Guest began his career in theatre during the early 1970s with one his earliest professional performances being the role of Norman in Michael Weller's Moonchildren for the play's American premiere at the Arena Stage in Washington D.C. in November 1971. Guest continued with the production when it moved to Broadway in 1972. The following year he began making contributions to The National Lampoon Radio Hour for a variety of National Lampoon audio recordings. He both performed comic characters (Flash Bazbo-Space Explorer, Mr. Rogers, music critic Roger de Swans, and sleazy record company rep Ron Fields) and also wrote, arranged and performed numerous musical parodies (of Bob Dylan, James Taylor and others). He was also featured alongside Chevy Chase and John Belushi in the Off-Broadway revue National Lampoon's Lemmings. One of his earliest films includes a bit part as a uniformed police officer in Death Wish 1974 starring Charles Bronson.
Along with Martin Short, Billy Crystal and Harry Shearer, Guest was hired as a one-year only cast member for the 1984-85 season on NBC's Saturday Night Live. Recurring characters on SNL played by Guest include: Frankie, of Willie and Frankie (two co-workers who recount in detail physically painful situations in which they've found themselves); Herb Minkman, a shady novelty toymaker with a brother named Al (played by Crystal); Rajeev Vindaloo, an eccentric foreign man in the same vein as Andy Kaufman's Latka character from Taxi; and Senor Cosa, a Spanish ventriloquist often seen on the recurring spoof of The Joe Franklin Show. He also experimented behind the camera with pre-filmed sketches, notably directing a documentary-style short starring Shearer and Short as synchronized swimmers. In another short film from SNL, Guest and Crystal appear as retired Negro-League baseball players, "The Rooster and the King."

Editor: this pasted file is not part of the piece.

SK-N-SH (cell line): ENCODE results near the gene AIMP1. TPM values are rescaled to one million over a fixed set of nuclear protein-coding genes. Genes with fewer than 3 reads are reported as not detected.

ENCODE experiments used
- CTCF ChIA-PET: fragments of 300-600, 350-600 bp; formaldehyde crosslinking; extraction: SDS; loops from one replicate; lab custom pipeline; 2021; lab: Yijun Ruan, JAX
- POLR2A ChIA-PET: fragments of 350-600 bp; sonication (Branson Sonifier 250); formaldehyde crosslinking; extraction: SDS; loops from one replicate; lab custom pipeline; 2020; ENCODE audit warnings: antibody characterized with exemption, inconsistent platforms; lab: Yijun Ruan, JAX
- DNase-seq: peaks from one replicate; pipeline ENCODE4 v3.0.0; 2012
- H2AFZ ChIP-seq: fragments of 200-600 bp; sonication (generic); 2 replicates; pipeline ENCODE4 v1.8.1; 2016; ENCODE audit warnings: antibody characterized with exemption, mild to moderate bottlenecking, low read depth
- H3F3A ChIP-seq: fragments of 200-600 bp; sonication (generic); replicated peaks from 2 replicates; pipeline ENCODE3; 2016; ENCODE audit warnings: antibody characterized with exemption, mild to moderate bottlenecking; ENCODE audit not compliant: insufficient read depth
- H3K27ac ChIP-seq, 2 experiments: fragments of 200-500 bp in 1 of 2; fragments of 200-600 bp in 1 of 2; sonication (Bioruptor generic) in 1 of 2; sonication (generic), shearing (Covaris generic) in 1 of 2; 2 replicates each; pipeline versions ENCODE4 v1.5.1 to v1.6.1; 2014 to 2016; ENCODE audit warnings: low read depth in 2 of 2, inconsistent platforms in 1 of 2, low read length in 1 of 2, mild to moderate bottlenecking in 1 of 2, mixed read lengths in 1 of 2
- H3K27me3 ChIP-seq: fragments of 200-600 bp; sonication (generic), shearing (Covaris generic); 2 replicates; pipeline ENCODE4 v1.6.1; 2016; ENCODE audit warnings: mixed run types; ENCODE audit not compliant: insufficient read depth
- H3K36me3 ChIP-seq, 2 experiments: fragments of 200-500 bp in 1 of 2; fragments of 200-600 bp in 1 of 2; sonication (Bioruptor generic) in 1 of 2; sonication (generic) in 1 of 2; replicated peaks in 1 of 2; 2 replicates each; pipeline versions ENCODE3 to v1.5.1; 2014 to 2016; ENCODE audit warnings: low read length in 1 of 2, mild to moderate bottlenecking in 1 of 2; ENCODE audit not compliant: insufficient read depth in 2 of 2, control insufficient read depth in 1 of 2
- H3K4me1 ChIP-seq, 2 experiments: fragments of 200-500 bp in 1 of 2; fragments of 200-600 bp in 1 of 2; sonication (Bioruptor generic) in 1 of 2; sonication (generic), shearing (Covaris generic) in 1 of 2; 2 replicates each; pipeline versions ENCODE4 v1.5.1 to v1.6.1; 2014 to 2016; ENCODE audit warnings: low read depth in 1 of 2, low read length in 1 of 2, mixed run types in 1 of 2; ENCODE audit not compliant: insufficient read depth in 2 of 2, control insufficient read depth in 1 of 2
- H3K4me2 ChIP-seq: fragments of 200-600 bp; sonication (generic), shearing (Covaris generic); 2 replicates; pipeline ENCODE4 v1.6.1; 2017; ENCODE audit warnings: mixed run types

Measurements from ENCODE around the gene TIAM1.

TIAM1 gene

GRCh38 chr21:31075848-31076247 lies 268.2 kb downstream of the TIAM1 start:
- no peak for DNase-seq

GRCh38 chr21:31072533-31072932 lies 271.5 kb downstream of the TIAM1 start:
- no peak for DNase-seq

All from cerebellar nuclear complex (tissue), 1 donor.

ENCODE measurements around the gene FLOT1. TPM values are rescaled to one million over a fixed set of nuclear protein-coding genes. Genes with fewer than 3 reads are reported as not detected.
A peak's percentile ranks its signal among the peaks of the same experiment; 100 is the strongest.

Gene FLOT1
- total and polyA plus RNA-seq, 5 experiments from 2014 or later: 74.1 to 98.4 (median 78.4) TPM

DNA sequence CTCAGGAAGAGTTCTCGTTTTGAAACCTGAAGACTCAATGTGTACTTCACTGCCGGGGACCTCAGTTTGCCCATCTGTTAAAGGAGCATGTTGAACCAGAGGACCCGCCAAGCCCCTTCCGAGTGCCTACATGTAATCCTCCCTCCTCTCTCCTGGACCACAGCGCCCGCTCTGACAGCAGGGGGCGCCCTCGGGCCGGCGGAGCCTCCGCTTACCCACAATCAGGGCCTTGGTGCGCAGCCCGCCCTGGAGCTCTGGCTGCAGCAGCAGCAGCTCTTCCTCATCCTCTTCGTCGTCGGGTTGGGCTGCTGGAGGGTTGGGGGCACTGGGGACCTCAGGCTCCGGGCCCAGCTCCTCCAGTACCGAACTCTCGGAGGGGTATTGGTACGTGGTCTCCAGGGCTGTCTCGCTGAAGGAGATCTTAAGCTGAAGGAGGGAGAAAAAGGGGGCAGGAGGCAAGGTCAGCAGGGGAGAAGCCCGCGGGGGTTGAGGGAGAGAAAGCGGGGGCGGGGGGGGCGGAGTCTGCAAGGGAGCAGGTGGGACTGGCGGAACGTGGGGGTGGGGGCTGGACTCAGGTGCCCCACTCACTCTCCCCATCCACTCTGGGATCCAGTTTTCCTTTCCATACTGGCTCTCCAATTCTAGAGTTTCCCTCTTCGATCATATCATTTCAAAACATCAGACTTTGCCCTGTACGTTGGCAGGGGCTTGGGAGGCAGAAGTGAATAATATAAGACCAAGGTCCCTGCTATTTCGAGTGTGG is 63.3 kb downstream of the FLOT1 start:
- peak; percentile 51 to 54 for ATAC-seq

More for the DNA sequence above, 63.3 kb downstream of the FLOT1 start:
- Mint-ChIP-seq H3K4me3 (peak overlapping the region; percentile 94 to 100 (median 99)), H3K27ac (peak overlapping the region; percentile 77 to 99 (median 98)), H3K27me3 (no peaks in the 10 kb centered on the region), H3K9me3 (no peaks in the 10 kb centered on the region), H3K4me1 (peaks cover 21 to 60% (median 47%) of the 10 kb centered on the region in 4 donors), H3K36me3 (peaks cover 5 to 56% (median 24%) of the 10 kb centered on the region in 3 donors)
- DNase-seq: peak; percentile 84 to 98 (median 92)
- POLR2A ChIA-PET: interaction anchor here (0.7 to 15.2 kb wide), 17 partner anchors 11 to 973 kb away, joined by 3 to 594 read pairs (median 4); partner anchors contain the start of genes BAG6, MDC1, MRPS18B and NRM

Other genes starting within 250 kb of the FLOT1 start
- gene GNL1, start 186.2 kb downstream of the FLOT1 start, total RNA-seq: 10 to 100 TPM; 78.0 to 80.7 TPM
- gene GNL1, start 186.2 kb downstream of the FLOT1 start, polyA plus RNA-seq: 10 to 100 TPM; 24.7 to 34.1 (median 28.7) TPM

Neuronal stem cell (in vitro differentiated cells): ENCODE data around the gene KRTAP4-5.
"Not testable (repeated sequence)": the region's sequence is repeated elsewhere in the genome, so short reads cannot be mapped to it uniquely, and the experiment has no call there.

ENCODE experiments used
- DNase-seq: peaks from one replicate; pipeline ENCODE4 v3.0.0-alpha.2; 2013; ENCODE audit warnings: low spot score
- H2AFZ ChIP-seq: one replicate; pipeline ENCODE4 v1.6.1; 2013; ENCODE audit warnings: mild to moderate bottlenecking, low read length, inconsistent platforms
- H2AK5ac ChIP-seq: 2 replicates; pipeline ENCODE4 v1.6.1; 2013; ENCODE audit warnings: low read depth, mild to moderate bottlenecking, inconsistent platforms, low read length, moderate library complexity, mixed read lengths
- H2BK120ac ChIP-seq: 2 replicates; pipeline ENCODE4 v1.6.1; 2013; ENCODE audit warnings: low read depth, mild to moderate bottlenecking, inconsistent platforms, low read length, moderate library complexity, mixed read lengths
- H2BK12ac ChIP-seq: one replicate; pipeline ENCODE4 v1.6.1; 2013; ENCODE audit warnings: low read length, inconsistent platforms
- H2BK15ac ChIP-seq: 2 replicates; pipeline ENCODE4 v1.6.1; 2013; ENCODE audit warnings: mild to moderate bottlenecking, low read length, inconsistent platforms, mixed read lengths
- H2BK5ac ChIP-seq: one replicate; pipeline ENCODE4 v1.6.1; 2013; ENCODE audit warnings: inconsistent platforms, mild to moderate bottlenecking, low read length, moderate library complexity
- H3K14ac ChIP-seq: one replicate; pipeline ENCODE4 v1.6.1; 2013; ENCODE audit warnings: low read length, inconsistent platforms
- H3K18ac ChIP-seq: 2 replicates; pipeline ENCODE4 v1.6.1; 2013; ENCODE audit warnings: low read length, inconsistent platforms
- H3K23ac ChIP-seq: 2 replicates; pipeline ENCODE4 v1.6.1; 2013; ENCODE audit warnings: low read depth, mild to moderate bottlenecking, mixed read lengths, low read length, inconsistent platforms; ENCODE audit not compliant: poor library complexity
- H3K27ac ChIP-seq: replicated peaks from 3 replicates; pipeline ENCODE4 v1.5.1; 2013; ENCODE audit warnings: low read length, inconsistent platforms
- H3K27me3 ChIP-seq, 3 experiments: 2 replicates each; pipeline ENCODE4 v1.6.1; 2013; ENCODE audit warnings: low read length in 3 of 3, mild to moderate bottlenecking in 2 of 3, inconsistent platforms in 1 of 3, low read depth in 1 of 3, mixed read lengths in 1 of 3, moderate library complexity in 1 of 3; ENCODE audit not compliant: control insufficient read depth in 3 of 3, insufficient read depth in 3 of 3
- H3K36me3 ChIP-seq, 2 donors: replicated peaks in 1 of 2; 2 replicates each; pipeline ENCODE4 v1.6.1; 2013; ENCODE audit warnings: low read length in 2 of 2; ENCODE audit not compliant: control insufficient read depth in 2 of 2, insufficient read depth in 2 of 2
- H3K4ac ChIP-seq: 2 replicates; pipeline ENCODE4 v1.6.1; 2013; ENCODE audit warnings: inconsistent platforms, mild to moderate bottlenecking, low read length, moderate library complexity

He has also appeared as Count Rugen in The Princess Bride, Charley Ford in The Long Riders, Lord Cromer in Mrs Henderson Presents and Dr. Stone in A Few Good Men. He had a cameo role as Dylan, a smarmy pedestrian, in the 1986 remake of The Little Shop of Horrors. As a co-writer and director, Guest made the Hollywood satire The Big Picture.